Hamilton presented “Pathogen Destruction by Rendering: the Need for Validation Tools,” where he discussed the role of rendering in sustainability for the food animal industries and explained the process of rendering. He continued by posing the question, “Why is validating pathogen destruction important?” and then discussed the implications of this for disease prevention, governmental requirements/regulations, and the economic viability of the rendering industry. Hamilton stated that the Food, Drug, and Cosmetic Act (FDCA) definition of “food” is defined as “articles of food or drink for man or other animals – including components of any such articles.” He further explained that FDA’s Center for Veterinary Medicine (CVM), in its Compliance Policy Guide (CPG), “interprets the FDCA to allow different standards for foods intended for human use versus feed intended for animal use [CPG 7126.20 and 7126.24].”

In the past, FDA/CVM promulgated that rendered products are safe (CPG 7126.24). However, Hamilton explained that after September 8, 2009, FDA may approve “only processes that are scientifically validated to kill the pathogen before approving plans to divert recalled food to animal feed.” Clemson ACREC microbiologists joined in a discussion of thermal death time and the progress/challenges that have occurred in the continuing quest to derive this information. In research supported by the rendering industry, Clemson has made major progress in addressing unique challenges in bacterial enumeration from high fat rendered materials. With this newly discovered information, ACREC personnel will be able to continue research on validation of pathogen destruction via rendering.

Meeker presented “Feed Safety Challenges for Rendered Products,” in which he described real, market, and regulatory challenges in the industry. He discussed the scientific needs for proving and improving the rendering process for removal of hazards. The scientific needs described were identification of pathogens including the species, virulence, and incidence within rendered products. Meeker further indicated the need for validation of pathogen destruction and documentation to support process controls.

The forum allowed an excellent discussion with Clemson ACREC microbiologists and rendering industry experts. Several pertinent research projects were identified for assisting the industry in meeting the challenges of managing biological hazards in rendering processes and products. Educating the researchers on industry needs is critical to helping ACREC personnel best serve the rendering industry.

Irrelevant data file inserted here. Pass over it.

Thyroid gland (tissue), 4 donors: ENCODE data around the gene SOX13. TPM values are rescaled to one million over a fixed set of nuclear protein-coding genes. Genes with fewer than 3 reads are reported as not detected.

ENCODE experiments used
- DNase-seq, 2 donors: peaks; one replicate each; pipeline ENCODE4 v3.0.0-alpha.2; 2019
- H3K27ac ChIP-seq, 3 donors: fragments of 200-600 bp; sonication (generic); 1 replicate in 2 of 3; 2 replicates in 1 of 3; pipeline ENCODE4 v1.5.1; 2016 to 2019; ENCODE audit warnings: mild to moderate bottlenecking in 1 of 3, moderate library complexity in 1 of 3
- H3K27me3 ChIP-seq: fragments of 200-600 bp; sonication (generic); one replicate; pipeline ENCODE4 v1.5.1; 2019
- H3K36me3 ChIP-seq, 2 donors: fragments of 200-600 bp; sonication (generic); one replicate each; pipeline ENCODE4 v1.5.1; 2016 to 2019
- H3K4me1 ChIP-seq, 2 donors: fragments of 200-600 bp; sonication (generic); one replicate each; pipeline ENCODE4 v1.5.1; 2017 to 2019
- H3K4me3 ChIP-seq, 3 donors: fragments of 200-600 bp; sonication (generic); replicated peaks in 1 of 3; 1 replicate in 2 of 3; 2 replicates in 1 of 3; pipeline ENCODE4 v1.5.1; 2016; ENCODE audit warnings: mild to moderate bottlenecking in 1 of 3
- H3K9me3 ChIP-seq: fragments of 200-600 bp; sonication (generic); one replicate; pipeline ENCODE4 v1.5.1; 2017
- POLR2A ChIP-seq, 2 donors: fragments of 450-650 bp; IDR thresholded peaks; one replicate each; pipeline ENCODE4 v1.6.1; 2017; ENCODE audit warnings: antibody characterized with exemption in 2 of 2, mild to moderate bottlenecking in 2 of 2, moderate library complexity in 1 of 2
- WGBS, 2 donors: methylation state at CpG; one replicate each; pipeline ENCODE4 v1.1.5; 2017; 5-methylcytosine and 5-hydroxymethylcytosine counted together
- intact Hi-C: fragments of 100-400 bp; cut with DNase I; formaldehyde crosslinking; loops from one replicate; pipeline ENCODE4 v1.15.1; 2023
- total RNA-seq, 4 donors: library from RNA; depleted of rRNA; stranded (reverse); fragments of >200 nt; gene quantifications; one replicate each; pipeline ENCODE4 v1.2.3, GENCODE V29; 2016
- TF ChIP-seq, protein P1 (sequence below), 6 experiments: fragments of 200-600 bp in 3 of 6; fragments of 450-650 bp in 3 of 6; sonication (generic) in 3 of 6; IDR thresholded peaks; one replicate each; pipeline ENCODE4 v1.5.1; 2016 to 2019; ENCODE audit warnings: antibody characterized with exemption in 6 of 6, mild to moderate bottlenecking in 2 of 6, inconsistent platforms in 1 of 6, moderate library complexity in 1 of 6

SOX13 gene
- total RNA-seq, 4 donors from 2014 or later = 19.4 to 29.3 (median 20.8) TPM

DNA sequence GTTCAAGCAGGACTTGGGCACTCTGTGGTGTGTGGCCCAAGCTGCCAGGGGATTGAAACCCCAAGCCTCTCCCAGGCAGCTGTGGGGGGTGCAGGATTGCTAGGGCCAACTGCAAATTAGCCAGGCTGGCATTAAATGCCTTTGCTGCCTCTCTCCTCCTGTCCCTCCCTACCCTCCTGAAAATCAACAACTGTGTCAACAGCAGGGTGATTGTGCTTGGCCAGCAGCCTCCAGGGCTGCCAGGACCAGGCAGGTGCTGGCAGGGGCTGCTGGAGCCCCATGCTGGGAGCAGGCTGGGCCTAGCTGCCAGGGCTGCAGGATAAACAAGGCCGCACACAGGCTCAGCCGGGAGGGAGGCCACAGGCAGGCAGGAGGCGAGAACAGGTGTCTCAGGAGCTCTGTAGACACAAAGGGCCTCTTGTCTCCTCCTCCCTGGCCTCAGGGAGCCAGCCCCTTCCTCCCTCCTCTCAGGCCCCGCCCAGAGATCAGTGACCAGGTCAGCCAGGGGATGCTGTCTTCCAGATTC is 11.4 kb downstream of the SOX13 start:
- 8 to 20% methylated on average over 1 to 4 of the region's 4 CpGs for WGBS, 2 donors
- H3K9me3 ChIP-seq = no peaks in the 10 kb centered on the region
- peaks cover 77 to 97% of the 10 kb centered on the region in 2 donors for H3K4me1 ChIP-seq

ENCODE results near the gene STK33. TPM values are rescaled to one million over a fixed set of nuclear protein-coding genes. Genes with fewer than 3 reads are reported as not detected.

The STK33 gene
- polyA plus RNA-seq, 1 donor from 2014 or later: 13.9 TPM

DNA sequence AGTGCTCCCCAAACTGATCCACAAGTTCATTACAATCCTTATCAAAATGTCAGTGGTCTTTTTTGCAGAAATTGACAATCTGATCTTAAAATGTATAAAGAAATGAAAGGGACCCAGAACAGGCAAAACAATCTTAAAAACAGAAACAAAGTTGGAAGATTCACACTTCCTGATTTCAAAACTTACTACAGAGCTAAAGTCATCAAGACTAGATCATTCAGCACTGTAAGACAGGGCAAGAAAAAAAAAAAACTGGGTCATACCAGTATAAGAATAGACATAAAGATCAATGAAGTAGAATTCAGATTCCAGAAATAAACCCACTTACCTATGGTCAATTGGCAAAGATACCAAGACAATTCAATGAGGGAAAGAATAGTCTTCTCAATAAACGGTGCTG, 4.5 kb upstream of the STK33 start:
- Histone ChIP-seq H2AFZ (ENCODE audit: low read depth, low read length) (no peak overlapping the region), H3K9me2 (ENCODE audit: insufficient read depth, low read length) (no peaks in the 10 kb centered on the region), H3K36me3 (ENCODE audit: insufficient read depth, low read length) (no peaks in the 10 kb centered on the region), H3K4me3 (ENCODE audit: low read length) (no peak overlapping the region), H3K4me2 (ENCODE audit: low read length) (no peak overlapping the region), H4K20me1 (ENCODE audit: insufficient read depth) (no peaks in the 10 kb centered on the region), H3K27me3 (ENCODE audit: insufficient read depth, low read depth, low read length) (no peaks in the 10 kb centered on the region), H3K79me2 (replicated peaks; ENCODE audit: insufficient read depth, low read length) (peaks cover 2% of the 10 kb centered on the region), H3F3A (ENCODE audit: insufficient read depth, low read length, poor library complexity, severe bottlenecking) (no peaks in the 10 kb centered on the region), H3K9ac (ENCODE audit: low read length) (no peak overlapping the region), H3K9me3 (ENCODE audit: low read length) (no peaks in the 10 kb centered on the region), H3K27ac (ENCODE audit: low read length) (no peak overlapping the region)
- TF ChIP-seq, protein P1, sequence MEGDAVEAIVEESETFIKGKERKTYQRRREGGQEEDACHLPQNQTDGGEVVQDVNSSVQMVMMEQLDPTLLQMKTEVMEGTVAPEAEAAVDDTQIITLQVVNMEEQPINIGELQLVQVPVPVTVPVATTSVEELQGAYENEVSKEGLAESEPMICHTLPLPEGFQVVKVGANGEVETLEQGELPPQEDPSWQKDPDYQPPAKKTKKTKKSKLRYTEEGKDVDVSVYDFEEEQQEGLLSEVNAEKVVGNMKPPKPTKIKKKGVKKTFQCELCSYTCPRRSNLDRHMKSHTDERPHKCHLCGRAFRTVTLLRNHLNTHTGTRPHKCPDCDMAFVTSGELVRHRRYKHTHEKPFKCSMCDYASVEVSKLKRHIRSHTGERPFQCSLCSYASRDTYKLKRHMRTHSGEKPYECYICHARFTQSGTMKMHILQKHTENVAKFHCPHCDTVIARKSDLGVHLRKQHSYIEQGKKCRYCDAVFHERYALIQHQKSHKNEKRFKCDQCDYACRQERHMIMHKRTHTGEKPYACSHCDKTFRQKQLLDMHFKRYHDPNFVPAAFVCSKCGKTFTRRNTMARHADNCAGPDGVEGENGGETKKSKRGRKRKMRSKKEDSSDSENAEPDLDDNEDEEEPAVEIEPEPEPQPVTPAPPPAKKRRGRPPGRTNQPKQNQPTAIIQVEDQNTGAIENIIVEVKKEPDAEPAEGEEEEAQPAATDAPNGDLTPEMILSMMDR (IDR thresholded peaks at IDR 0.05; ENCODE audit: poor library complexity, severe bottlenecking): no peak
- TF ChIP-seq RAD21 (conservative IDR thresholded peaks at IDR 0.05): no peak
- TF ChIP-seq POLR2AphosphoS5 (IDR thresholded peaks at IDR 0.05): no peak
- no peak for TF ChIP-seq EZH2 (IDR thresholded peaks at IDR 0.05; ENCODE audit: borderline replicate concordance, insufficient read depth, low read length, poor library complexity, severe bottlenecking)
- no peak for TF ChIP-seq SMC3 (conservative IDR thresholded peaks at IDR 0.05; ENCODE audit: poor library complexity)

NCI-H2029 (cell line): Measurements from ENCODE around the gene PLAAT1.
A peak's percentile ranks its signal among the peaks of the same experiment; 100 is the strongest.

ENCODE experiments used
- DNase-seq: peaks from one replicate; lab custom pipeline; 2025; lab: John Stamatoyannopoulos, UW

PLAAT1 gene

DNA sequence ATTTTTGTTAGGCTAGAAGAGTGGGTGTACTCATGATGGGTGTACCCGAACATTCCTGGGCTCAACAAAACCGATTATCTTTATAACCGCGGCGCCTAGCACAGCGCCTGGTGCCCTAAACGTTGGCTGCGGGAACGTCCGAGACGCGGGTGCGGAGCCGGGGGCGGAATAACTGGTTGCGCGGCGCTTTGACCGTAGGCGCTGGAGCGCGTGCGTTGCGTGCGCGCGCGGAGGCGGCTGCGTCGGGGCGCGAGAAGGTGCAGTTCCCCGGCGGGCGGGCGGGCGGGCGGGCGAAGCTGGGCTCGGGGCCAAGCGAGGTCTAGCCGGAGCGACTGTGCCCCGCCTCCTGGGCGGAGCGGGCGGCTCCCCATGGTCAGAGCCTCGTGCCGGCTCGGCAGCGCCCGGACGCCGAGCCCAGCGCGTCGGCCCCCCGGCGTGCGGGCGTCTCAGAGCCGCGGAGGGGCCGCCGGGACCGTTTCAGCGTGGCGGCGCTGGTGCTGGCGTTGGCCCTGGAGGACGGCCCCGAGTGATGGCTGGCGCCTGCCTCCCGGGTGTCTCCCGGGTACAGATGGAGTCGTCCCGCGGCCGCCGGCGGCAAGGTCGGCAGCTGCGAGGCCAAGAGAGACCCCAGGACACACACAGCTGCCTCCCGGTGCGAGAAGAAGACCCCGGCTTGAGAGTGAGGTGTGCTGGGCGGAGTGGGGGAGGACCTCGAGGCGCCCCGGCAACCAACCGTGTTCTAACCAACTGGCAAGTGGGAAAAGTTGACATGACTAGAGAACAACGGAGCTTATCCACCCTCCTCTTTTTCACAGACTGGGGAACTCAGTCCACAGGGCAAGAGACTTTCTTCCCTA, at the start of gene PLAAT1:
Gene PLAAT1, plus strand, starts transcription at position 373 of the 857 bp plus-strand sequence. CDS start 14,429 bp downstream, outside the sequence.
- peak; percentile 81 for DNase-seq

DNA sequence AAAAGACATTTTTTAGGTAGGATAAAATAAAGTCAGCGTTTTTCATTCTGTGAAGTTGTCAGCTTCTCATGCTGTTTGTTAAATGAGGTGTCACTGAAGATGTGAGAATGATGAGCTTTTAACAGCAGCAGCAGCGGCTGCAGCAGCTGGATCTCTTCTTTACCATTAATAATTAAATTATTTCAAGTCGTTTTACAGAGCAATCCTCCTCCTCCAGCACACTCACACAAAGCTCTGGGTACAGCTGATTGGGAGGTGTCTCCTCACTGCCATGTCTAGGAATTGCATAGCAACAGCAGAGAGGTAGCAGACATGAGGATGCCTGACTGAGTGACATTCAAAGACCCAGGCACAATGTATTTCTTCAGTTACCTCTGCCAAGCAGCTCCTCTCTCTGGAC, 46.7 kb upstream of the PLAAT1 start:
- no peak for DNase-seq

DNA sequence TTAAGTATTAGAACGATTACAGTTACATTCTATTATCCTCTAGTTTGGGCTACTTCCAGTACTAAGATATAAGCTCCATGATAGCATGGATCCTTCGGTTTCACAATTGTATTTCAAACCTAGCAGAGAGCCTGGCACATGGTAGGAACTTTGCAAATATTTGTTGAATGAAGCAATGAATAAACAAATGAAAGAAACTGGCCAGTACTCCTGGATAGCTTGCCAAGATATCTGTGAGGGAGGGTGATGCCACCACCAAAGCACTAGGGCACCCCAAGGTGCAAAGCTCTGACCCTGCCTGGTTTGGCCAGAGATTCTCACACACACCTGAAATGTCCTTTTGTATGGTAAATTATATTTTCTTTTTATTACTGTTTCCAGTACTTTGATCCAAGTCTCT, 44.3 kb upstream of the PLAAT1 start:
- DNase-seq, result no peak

After meeting with the microbiologists, the rendering team met with ACREC researcher Dr. Charles Gooding to discuss the carbon footprint project that is currently underway at Clemson University. Gooding is finalizing a calculator that will assist renderers in evaluating their carbon emissions.

APHIS, NRA, and ACREC Meeting
Meeker and Dr. Annel Greene of Clemson University ACREC met with environmental engineer Lori Miller and veterinarian Dr. Darrel Styles of USDA/APHIS National Center for Animal Health Emergency Management on September 8, 2009. The conference was held at the NRA headquarters office in Alexandria, VA. Research needs for carcass disposal in emergencies were discussed, with the development of standards for cleaning and disinfecting rendering processing plants for resumption of normal operations listed as a priority. Other projects addressed included validation of thermal destruction of various pathogens via rendering as well as development of a current summary of the rendering industry needs including the consequences of regulations/events on the economic viability of the industry.

Clemson University ACREC has a select team of microbiologists and food scientists ready to address development of standard operating procedures for plant clean-up after processing of carcasses from a depopulation event. Members of ACREC previously worked on validation of rendering for destroying major pathogens such as avian influenza; this team will continue to work in this area with other pathogens. Important strides have been made by ACREC researchers in developing methodology for verifying destruction of viral and bacterial pathogens that will assist in accomplishing the next critical research in development of thermal death time values and validated pathogen destruction.

ACREC Solutions – October 2009 RENDER | back